January, leading into February perhaps, is an obvious time. But I feel as though we could make a push to hold four or five more quality events around October/November. Football seasons have ended, the weather is getting warmer, and Aussie players could come home a little earlier. International players may be wanting to escape the cold weather of the northern hemisphere and spend a few weeks here.


We could even share a couple of events with New Zealand, who currently don't have any ATP events or Challengers since the Auckland tournament's COVID-induced hiatus - which is due to return in 2023.

However, if I was running the Challenger tour, would I be rushing to stage more events here? Not a chance.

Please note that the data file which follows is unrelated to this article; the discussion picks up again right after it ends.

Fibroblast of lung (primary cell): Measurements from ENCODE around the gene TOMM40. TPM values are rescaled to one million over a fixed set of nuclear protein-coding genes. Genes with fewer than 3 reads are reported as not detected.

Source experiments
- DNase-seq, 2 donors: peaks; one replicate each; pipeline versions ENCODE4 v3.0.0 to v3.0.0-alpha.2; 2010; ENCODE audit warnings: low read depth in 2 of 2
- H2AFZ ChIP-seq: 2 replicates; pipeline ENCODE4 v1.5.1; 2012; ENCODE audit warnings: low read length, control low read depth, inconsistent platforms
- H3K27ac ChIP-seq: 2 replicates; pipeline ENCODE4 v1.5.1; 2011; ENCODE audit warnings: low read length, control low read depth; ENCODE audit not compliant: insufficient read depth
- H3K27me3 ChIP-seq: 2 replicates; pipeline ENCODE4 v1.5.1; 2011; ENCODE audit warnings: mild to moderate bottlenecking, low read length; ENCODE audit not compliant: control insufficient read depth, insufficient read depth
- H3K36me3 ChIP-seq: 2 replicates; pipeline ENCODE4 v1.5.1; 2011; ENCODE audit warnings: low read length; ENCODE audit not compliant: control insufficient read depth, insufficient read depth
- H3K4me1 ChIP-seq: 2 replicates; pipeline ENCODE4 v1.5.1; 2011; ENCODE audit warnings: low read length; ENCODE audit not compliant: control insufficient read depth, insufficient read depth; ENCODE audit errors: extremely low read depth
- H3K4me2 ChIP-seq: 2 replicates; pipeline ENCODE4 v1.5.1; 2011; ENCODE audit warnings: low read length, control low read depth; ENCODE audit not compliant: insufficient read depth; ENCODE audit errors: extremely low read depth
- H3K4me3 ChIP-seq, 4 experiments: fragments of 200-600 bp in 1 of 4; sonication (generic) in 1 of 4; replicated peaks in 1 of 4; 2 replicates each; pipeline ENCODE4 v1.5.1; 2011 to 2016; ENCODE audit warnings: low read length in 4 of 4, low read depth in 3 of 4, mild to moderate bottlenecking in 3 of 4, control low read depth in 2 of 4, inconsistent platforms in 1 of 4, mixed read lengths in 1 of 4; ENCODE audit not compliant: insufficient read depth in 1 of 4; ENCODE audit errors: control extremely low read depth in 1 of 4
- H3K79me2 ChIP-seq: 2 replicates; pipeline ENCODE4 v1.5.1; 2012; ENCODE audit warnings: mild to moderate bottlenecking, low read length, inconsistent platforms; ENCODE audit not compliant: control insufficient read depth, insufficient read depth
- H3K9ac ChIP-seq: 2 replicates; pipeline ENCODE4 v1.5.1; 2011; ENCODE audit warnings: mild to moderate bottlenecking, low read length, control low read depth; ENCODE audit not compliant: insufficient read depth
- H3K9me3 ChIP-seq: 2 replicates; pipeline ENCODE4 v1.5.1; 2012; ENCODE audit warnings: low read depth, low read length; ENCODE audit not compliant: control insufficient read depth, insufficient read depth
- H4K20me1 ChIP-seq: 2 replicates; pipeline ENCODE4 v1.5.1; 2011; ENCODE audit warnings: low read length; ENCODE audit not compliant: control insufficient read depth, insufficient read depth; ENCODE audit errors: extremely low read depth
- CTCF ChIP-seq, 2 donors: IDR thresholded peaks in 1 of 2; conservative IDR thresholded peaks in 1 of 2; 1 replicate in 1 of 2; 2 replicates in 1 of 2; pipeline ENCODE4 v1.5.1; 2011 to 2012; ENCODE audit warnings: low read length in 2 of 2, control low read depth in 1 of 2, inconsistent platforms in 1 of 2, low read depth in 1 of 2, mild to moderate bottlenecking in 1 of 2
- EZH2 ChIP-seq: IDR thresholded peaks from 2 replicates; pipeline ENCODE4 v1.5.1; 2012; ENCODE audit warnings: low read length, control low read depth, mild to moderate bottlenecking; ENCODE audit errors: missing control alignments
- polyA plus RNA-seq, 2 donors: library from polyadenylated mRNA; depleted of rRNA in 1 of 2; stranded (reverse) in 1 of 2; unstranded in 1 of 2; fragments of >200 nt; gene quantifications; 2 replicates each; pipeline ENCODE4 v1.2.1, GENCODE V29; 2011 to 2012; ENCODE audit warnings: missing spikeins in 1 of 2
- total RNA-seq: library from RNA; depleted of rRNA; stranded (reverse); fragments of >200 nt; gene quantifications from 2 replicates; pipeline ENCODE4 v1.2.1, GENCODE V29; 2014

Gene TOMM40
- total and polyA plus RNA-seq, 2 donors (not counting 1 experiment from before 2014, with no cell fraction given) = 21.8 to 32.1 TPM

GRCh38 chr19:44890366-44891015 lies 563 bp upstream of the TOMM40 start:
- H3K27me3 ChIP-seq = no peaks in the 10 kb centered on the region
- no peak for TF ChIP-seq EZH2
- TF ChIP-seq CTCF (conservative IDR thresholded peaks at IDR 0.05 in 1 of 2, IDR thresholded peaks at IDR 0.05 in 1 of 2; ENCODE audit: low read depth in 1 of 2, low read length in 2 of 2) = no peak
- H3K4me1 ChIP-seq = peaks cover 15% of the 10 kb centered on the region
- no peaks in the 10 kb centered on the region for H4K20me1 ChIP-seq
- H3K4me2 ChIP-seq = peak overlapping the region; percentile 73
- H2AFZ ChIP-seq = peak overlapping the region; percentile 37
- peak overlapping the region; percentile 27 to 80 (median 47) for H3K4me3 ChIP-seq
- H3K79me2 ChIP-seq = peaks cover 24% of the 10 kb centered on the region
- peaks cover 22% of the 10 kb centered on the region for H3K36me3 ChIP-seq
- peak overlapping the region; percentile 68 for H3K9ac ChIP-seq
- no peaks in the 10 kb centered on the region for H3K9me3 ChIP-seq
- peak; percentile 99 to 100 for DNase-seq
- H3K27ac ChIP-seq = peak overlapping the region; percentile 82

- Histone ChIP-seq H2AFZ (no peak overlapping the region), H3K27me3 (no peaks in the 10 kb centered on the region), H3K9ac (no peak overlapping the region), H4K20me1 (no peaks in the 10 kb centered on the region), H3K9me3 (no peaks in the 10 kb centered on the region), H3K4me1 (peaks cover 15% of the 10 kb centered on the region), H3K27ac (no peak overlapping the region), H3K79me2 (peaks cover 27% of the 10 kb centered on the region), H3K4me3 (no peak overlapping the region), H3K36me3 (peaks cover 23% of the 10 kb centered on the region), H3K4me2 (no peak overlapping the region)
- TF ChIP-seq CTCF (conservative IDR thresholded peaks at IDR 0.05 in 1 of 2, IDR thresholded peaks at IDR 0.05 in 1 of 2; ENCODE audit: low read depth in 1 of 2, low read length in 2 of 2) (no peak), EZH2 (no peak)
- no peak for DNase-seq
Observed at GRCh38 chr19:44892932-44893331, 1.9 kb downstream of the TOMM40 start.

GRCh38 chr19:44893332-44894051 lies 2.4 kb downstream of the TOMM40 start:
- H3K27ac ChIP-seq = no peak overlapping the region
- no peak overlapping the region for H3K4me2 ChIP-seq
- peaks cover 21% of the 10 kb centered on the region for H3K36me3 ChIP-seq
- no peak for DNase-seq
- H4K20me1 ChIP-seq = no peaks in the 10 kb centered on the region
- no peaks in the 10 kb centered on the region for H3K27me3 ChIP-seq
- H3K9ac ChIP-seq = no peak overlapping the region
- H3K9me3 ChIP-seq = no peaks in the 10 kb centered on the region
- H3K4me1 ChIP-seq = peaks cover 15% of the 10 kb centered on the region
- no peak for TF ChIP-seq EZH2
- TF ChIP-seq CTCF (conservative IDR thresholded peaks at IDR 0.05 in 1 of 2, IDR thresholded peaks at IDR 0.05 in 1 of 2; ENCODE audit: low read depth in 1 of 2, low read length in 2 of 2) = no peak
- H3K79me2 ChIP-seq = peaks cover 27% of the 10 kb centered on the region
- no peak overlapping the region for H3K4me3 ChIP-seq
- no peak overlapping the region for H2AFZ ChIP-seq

Based on 2019, we have six events. Hands up if you’ve attended any… Or, worse, even knew they were being held?

I know there’s very few hands raised right now, and that is the big problem. At a guess, I’d say there’d barely be a few hundred spectators through the gates for the whole week. We need to drastically improve our current events, before we lift our quota.

Challengers in Europe, North America and even South America are generally well organised, are usually well patronised, and give the Challenger tour and its players, the absolute respect they deserve for being ranked in the top few hundred in the world. (If you get a chance, have a look at photos from events in Genova, Braunschweig, Vancouver, Santiago, as an example).


The ATP Challenger in Braunschweig from above.